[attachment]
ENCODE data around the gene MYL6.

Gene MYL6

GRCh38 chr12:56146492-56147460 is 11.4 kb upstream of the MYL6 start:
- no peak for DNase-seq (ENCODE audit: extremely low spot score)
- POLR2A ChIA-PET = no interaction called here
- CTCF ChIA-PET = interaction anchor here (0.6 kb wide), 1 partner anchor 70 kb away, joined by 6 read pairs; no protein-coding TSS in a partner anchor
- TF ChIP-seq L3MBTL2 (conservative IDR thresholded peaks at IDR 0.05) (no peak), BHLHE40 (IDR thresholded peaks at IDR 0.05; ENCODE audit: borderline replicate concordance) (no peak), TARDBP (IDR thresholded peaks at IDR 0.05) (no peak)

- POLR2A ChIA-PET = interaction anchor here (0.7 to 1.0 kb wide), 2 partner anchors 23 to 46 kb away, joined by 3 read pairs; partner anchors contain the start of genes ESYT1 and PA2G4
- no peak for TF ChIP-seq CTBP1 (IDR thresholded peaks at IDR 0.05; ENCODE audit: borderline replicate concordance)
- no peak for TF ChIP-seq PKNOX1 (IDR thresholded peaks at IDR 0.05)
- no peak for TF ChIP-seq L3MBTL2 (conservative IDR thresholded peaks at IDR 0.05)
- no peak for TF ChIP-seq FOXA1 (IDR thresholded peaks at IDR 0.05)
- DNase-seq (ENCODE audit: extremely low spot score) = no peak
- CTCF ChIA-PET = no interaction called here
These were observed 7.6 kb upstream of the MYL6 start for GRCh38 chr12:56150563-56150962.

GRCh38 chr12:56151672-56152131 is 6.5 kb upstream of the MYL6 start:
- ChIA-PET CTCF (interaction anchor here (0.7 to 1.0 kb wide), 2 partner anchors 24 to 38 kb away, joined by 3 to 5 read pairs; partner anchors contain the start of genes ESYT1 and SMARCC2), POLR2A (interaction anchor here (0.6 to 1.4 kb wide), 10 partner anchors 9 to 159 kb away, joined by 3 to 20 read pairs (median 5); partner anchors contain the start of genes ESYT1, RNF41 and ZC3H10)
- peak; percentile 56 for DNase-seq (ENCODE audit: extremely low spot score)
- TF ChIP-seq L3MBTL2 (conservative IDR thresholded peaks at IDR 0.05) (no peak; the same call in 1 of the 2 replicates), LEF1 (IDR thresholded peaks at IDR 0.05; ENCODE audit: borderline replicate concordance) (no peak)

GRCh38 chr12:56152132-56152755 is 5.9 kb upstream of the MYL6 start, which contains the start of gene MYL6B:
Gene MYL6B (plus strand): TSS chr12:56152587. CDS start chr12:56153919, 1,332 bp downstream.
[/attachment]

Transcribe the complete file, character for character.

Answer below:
ENCODE data around the gene MYL6.

Gene MYL6

GRCh38 chr12:56146492-56147460 is 11.4 kb upstream of the MYL6 start:
- no peak for DNase-seq (ENCODE audit: extremely low spot score)
- POLR2A ChIA-PET = no interaction called here
- CTCF ChIA-PET = interaction anchor here (0.6 kb wide), 1 partner anchor 70 kb away, joined by 6 read pairs; no protein-coding TSS in a partner anchor
- TF ChIP-seq L3MBTL2 (conservative IDR thresholded peaks at IDR 0.05) (no peak), BHLHE40 (IDR thresholded peaks at IDR 0.05; ENCODE audit: borderline replicate concordance) (no peak), TARDBP (IDR thresholded peaks at IDR 0.05) (no peak)

- POLR2A ChIA-PET = interaction anchor here (0.7 to 1.0 kb wide), 2 partner anchors 23 to 46 kb away, joined by 3 read pairs; partner anchors contain the start of genes ESYT1 and PA2G4
- no peak for TF ChIP-seq CTBP1 (IDR thresholded peaks at IDR 0.05; ENCODE audit: borderline replicate concordance)
- no peak for TF ChIP-seq PKNOX1 (IDR thresholded peaks at IDR 0.05)
- no peak for TF ChIP-seq L3MBTL2 (conservative IDR thresholded peaks at IDR 0.05)
- no peak for TF ChIP-seq FOXA1 (IDR thresholded peaks at IDR 0.05)
- DNase-seq (ENCODE audit: extremely low spot score) = no peak
- CTCF ChIA-PET = no interaction called here
These were observed 7.6 kb upstream of the MYL6 start for GRCh38 chr12:56150563-56150962.

GRCh38 chr12:56151672-56152131 is 6.5 kb upstream of the MYL6 start:
- ChIA-PET CTCF (interaction anchor here (0.7 to 1.0 kb wide), 2 partner anchors 24 to 38 kb away, joined by 3 to 5 read pairs; partner anchors contain the start of genes ESYT1 and SMARCC2), POLR2A (interaction anchor here (0.6 to 1.4 kb wide), 10 partner anchors 9 to 159 kb away, joined by 3 to 20 read pairs (median 5); partner anchors contain the start of genes ESYT1, RNF41 and ZC3H10)
- peak; percentile 56 for DNase-seq (ENCODE audit: extremely low spot score)
- TF ChIP-seq L3MBTL2 (conservative IDR thresholded peaks at IDR 0.05) (no peak; the same call in 1 of the 2 replicates), LEF1 (IDR thresholded peaks at IDR 0.05; ENCODE audit: borderline replicate concordance) (no peak)

GRCh38 chr12:56152132-56152755 is 5.9 kb upstream of the MYL6 start, which contains the start of gene MYL6B:
Gene MYL6B (plus strand): TSS chr12:56152587. CDS start chr12:56153919, 1,332 bp downstream.